Skip to Main Content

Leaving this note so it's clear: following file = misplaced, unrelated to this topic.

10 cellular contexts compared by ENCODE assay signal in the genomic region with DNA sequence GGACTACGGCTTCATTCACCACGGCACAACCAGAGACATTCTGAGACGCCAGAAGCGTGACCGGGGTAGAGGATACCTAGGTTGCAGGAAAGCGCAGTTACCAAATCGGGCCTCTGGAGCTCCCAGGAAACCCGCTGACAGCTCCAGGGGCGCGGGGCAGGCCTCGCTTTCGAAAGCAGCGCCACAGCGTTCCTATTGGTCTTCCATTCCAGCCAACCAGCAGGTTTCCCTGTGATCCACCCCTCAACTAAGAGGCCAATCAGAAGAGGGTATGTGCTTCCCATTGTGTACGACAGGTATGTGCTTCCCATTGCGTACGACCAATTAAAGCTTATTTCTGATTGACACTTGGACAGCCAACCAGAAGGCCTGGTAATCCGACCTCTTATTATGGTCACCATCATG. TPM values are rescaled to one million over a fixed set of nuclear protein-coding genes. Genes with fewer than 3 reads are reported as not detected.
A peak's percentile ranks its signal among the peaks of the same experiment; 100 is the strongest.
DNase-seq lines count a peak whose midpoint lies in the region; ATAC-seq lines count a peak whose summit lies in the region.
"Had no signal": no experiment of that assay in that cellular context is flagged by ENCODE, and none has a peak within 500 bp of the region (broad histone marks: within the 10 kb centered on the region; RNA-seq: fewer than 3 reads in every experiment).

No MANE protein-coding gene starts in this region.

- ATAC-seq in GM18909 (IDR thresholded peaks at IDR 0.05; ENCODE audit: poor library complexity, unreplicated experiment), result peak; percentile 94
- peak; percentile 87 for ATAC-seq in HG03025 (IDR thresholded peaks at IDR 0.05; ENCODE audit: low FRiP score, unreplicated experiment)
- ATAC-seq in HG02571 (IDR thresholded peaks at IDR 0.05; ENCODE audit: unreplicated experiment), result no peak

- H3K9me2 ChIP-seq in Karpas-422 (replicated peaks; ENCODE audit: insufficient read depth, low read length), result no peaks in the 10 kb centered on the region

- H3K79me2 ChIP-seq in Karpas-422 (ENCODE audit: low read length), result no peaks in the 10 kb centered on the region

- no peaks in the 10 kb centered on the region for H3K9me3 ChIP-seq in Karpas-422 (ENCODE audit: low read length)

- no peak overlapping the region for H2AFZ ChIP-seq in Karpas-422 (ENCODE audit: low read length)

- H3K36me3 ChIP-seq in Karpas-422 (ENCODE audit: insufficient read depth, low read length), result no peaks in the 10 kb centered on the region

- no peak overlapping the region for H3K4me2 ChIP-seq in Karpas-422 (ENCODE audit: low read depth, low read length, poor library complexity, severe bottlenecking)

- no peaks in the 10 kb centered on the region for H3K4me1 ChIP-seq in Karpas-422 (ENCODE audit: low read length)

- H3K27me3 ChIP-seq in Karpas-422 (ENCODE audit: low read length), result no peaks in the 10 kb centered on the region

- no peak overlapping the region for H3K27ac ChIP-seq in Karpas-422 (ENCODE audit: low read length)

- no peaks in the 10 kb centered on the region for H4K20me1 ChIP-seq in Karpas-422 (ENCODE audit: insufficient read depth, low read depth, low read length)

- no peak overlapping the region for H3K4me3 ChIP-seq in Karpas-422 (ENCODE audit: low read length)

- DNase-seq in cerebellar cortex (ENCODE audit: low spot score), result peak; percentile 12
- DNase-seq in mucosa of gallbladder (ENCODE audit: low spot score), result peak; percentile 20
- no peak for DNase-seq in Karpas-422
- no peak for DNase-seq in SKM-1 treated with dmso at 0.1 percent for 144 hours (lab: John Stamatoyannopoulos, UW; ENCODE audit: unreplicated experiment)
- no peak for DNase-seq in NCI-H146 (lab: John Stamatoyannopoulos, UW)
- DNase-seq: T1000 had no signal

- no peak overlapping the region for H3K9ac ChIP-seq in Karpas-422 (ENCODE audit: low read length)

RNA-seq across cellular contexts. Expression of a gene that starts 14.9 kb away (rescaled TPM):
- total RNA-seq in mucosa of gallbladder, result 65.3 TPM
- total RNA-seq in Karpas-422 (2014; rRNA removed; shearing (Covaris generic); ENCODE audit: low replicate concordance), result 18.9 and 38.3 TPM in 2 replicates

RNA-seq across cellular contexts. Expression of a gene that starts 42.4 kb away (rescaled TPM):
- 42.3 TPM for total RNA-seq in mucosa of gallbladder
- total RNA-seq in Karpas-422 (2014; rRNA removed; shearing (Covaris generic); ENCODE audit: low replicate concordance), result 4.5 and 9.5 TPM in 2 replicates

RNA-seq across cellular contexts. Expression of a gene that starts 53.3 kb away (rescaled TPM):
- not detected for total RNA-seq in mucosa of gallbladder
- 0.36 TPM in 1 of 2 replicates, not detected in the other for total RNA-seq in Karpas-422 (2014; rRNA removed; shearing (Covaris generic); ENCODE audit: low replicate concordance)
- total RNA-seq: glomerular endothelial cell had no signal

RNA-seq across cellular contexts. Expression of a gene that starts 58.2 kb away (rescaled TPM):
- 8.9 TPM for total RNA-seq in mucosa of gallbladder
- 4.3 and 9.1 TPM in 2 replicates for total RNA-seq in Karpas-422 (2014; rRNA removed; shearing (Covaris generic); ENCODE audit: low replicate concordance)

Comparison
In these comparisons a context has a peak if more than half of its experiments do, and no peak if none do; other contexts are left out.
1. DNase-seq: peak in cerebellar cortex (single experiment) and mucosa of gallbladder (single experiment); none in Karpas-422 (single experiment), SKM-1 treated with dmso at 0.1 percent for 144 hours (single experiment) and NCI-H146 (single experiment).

Orthogonal designs have been used as space-time block codes for wireless communications with multiple transmit antennas, which can achieve full transmit diversity and have a very simple decoupled maximum-likelihood decoding algorithm. The rate of an orthogonal design is defined as the ratio of the number of transmitted information symbols in a block of channel uses to the length of the given block, which reflects the bandwidth efficiency of the employed space-time block code constructed from the orthogonal design. This paper focuses on the analysis and synthesis of orthogonal designs with the maximum possible rates, which may be real or complex and square or rectangular matrices. We first provide several representations of orthogonal designs and their characterizations in terms of Hurwitz-Radon matrix equations. Next, we observe that the real orthogonal designs, square or rectangular, and the complex square orthogonal designs with maximal rates have been well understood from the existing results in the mathematics literature which can be dated back to 1890s. However, unfortunately, it is not the case for the complex rectangular orthogonal designs with rates as high as possible. We then construct a class of complex orthogonal designs for any number of transmit antennas. The proposed complex orthogonal designs for the number of transmit antennas n=2m-1 and 2m have the same rate m+1 and 2m, where m is any natural number. Finally, we demonstrate that, for n=2m-1 and 2m with any given natural number m, the value m+1 and 2m is the maximum possible rate that the complex orthogonal designs, square or rectangular, with n transmit antennas can achieve.